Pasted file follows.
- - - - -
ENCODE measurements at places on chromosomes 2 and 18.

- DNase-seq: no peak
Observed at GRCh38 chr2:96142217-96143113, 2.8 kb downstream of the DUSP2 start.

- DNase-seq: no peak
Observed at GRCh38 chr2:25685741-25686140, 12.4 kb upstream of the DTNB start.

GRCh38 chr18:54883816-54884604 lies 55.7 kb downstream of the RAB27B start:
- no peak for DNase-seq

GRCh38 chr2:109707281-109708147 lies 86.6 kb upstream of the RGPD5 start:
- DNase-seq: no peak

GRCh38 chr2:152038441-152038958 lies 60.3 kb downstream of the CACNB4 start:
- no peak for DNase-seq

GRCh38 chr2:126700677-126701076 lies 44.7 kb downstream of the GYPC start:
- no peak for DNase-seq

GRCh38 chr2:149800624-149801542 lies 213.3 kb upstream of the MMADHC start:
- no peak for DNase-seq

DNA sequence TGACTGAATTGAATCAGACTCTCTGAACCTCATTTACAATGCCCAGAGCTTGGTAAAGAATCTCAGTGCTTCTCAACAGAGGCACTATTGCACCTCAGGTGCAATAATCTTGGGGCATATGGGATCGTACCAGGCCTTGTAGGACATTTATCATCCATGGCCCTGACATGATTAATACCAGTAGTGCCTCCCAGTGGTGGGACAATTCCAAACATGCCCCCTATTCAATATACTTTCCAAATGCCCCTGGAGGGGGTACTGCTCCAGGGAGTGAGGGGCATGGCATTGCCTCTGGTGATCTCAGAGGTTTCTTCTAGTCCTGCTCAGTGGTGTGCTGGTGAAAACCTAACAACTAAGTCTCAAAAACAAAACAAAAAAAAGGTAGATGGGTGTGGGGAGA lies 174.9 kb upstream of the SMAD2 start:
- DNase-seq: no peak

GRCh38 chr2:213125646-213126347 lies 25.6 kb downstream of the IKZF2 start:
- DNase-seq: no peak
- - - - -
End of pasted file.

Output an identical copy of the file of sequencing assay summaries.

ENCODE measurements at places on chromosomes 2 and 18.

- DNase-seq: no peak
Observed at GRCh38 chr2:96142217-96143113, 2.8 kb downstream of the DUSP2 start.

- DNase-seq: no peak
Observed at GRCh38 chr2:25685741-25686140, 12.4 kb upstream of the DTNB start.

GRCh38 chr18:54883816-54884604 lies 55.7 kb downstream of the RAB27B start:
- no peak for DNase-seq

GRCh38 chr2:109707281-109708147 lies 86.6 kb upstream of the RGPD5 start:
- DNase-seq: no peak

GRCh38 chr2:152038441-152038958 lies 60.3 kb downstream of the CACNB4 start:
- no peak for DNase-seq

GRCh38 chr2:126700677-126701076 lies 44.7 kb downstream of the GYPC start:
- no peak for DNase-seq

GRCh38 chr2:149800624-149801542 lies 213.3 kb upstream of the MMADHC start:
- no peak for DNase-seq

DNA sequence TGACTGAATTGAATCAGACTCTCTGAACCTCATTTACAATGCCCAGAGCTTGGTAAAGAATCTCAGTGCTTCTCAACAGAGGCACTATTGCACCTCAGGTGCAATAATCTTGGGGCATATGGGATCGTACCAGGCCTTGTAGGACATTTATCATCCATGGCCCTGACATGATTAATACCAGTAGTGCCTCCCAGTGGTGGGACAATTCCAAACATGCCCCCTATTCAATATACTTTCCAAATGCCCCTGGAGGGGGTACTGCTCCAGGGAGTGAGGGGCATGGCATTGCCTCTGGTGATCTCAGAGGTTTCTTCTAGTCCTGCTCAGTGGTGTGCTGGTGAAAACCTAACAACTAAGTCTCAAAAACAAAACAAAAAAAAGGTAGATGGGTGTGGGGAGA lies 174.9 kb upstream of the SMAD2 start:
- DNase-seq: no peak

GRCh38 chr2:213125646-213126347 lies 25.6 kb downstream of the IKZF2 start:
- DNase-seq: no peak